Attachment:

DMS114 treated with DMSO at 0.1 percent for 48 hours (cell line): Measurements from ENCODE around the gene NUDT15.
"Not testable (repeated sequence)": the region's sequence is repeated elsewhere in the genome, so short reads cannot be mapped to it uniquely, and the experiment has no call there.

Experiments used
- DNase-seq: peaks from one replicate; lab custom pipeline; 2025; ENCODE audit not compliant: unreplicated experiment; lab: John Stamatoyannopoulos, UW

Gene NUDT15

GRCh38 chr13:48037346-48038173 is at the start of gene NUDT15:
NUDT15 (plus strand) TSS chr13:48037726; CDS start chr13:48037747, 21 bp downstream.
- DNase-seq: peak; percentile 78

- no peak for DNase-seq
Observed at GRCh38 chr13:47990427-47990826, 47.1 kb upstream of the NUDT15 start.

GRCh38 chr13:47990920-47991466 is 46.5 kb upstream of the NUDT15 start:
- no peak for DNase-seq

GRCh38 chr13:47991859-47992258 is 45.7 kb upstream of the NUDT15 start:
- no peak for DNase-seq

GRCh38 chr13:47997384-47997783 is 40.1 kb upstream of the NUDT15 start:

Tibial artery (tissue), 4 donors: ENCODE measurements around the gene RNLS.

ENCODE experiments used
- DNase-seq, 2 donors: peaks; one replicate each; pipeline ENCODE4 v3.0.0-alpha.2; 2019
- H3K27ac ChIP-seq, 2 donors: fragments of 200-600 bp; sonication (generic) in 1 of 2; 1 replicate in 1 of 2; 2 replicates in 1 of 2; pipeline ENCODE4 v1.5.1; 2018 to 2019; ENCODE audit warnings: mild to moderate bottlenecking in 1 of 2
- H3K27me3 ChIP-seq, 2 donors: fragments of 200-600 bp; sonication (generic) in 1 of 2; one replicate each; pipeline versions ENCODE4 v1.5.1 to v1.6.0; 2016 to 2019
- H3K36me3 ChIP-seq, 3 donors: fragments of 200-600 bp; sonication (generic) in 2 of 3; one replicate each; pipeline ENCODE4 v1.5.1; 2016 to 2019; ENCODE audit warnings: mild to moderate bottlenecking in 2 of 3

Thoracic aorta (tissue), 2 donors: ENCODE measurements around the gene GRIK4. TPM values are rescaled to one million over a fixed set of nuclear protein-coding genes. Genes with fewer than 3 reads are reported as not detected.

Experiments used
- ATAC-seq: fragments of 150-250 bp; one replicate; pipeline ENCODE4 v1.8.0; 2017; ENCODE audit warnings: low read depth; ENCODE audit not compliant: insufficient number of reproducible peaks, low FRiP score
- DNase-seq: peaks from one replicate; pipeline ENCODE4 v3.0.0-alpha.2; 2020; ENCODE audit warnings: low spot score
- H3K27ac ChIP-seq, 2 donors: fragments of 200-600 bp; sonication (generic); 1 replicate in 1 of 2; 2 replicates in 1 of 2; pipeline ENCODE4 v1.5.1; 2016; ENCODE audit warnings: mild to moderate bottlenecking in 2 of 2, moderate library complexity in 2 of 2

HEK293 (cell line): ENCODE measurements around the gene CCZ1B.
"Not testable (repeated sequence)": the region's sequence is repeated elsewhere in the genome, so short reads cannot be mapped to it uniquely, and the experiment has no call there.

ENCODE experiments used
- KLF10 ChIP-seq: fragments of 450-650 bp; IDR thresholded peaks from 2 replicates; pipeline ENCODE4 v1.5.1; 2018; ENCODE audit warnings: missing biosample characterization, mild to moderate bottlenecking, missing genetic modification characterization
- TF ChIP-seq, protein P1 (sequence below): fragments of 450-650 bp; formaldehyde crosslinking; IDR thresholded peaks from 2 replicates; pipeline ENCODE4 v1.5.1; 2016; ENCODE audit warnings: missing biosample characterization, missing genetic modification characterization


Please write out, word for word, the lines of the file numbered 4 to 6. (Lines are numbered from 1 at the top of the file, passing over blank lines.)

- DNase-seq: peaks from one replicate; lab custom pipeline; 2025; ENCODE audit not compliant: unreplicated experiment; lab: John Stamatoyannopoulos, UW

Gene NUDT15

GRCh38 chr13:48037346-48038173 is at the start of gene NUDT15: